Gifts were central to the cultural development of the United States in the nineteenth century. The period saw the distribution of flower lexicons, with their elaborate message codes; the invention of modern Christmas celebrations; the decline, in many branches of Protestantism, of the Father’s judgment of sin in favor of the Son’s gift of redemption; increasingly gaudy and expensive commodity gifts; and the shift in the use of gifts from strengthening social hierarchy to sharing more personal sentiments.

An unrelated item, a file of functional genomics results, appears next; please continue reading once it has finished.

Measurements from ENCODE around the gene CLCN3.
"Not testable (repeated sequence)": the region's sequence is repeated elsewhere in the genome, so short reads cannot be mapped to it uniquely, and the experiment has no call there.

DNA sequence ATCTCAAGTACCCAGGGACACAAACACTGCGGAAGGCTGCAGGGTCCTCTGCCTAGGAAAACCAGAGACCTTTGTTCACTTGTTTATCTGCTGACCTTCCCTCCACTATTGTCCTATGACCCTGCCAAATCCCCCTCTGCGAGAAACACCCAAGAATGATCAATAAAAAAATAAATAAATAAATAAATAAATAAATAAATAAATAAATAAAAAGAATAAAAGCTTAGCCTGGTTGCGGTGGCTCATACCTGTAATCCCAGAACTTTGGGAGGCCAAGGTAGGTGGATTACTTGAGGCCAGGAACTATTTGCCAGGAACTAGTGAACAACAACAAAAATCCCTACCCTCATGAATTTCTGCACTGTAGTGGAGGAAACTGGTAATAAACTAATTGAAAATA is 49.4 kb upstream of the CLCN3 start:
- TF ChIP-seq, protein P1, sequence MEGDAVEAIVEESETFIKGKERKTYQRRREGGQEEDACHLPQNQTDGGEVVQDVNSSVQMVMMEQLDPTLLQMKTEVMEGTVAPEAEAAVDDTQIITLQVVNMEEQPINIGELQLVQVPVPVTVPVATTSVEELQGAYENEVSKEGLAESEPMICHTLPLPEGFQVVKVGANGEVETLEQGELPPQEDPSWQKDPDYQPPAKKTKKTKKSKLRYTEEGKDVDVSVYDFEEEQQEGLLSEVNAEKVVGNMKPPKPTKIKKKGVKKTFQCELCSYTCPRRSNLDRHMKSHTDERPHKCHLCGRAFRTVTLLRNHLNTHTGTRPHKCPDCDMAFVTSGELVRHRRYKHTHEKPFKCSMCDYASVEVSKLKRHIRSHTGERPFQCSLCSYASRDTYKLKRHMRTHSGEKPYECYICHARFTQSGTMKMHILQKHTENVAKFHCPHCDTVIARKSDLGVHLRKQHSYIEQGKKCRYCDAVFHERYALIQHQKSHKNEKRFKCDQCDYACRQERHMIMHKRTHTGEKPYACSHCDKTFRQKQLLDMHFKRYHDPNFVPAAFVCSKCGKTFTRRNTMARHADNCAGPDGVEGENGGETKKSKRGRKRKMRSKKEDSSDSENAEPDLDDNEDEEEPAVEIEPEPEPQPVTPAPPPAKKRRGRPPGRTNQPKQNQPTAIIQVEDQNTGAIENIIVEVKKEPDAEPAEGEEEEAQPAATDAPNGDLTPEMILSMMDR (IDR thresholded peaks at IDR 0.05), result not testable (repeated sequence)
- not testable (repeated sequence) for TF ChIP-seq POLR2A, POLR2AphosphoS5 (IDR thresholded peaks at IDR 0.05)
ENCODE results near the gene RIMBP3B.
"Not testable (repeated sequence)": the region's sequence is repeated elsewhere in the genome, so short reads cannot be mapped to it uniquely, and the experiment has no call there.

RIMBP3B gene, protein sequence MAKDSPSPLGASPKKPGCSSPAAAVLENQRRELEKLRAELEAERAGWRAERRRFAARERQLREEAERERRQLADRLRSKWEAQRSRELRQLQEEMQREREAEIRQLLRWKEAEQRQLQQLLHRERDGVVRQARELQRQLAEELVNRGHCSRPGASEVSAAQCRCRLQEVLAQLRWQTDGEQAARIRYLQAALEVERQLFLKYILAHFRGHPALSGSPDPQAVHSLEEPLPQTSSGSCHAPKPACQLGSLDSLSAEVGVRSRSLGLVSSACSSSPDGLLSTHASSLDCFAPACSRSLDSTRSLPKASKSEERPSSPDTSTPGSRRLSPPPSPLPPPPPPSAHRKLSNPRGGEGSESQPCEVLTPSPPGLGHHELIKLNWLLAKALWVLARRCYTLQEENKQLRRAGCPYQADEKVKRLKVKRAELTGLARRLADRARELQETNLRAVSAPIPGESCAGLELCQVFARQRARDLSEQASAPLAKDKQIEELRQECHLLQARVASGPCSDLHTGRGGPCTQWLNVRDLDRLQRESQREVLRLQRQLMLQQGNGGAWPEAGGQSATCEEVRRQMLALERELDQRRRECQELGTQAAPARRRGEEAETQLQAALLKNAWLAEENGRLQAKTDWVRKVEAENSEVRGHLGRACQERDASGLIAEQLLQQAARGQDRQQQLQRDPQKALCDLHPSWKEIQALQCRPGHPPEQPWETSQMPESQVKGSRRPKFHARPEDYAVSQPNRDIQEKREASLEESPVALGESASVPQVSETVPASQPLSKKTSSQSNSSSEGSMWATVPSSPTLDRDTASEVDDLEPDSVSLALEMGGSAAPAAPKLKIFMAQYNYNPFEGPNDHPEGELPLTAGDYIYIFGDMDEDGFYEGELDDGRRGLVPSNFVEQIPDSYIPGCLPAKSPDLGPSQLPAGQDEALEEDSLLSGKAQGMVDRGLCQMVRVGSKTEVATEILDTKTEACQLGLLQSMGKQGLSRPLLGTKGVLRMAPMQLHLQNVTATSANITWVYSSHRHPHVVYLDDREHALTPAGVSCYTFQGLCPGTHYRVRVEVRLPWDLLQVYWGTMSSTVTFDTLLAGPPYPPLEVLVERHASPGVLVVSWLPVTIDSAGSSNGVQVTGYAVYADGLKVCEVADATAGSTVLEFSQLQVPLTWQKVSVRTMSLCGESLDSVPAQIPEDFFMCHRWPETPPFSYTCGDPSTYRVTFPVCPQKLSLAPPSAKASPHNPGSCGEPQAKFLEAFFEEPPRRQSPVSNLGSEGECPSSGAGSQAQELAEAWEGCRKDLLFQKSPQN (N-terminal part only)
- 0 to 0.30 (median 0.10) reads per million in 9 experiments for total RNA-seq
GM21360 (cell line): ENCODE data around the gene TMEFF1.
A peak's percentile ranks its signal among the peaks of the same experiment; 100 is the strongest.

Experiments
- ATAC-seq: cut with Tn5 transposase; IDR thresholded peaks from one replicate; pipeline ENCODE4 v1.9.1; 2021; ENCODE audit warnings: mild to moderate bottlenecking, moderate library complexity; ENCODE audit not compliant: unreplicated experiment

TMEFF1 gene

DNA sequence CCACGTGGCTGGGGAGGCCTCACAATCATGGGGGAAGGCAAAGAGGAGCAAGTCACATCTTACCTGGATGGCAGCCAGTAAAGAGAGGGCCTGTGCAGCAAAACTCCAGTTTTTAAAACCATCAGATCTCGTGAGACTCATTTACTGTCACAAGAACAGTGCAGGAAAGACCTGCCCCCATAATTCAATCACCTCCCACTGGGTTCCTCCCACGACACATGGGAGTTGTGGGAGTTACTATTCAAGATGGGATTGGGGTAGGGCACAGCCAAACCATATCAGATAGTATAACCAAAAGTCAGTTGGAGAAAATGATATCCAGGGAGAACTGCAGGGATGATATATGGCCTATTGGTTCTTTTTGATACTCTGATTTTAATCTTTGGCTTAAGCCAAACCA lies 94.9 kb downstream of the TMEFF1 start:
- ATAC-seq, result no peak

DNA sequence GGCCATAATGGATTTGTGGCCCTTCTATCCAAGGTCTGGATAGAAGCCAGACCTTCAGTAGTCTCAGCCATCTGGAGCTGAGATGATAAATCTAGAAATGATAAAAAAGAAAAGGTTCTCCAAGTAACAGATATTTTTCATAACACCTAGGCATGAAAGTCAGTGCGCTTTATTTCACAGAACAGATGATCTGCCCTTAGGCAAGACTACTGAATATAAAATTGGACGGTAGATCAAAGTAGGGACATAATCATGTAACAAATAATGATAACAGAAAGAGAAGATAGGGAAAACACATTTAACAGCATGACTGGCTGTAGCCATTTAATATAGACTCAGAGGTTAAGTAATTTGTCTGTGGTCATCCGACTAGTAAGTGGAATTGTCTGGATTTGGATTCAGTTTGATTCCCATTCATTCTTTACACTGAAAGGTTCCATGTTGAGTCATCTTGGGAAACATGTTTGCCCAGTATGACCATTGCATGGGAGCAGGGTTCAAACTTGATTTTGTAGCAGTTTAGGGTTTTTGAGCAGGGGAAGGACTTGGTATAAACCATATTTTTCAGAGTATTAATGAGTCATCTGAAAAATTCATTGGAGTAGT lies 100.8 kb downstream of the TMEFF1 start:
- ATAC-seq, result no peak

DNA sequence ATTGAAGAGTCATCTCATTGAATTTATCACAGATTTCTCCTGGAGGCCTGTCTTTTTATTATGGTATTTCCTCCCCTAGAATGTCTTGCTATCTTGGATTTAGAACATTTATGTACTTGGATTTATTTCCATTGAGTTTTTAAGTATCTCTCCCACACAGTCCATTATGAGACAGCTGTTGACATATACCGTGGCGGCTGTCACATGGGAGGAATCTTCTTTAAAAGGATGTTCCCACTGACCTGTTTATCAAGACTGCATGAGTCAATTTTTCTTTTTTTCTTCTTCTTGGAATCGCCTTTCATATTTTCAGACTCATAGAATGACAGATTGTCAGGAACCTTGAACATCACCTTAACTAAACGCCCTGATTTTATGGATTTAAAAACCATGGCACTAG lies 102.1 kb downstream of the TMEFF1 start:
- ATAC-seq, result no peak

For Alexandra Urakova (University of Helsinki), these developments produced literary works by authors who offered theories of the gift that anticipated those of Mauss or Derrida in the twentieth century. Thus she begins with a chapter on writings that explicitly theorized the gift: Emerson’s “Gifts”; Caroline Kirkland’s essays on giving presents (“a sentimental gift theory in utero” [38]); and Mark Twain’s late, morose reflections on the improbability of benevolence.

These authors all...

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